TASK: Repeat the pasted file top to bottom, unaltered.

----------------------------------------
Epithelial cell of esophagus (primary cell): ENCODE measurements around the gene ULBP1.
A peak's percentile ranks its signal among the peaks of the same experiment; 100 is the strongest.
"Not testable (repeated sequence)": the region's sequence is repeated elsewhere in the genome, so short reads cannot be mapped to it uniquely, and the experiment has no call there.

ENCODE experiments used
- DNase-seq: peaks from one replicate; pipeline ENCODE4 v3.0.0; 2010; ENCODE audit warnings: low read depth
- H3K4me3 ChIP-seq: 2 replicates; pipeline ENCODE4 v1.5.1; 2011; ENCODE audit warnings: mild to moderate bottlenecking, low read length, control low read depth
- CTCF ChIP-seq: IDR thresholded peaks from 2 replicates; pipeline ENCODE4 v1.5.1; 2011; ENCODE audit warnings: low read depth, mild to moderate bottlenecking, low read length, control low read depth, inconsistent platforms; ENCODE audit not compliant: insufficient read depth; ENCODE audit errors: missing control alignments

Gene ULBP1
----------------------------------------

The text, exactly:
Epithelial cell of esophagus (primary cell): ENCODE measurements around the gene ULBP1.
A peak's percentile ranks its signal among the peaks of the same experiment; 100 is the strongest.
"Not testable (repeated sequence)": the region's sequence is repeated elsewhere in the genome, so short reads cannot be mapped to it uniquely, and the experiment has no call there.

ENCODE experiments used
- DNase-seq: peaks from one replicate; pipeline ENCODE4 v3.0.0; 2010; ENCODE audit warnings: low read depth
- H3K4me3 ChIP-seq: 2 replicates; pipeline ENCODE4 v1.5.1; 2011; ENCODE audit warnings: mild to moderate bottlenecking, low read length, control low read depth
- CTCF ChIP-seq: IDR thresholded peaks from 2 replicates; pipeline ENCODE4 v1.5.1; 2011; ENCODE audit warnings: low read depth, mild to moderate bottlenecking, low read length, control low read depth, inconsistent platforms; ENCODE audit not compliant: insufficient read depth; ENCODE audit errors: missing control alignments

Gene ULBP1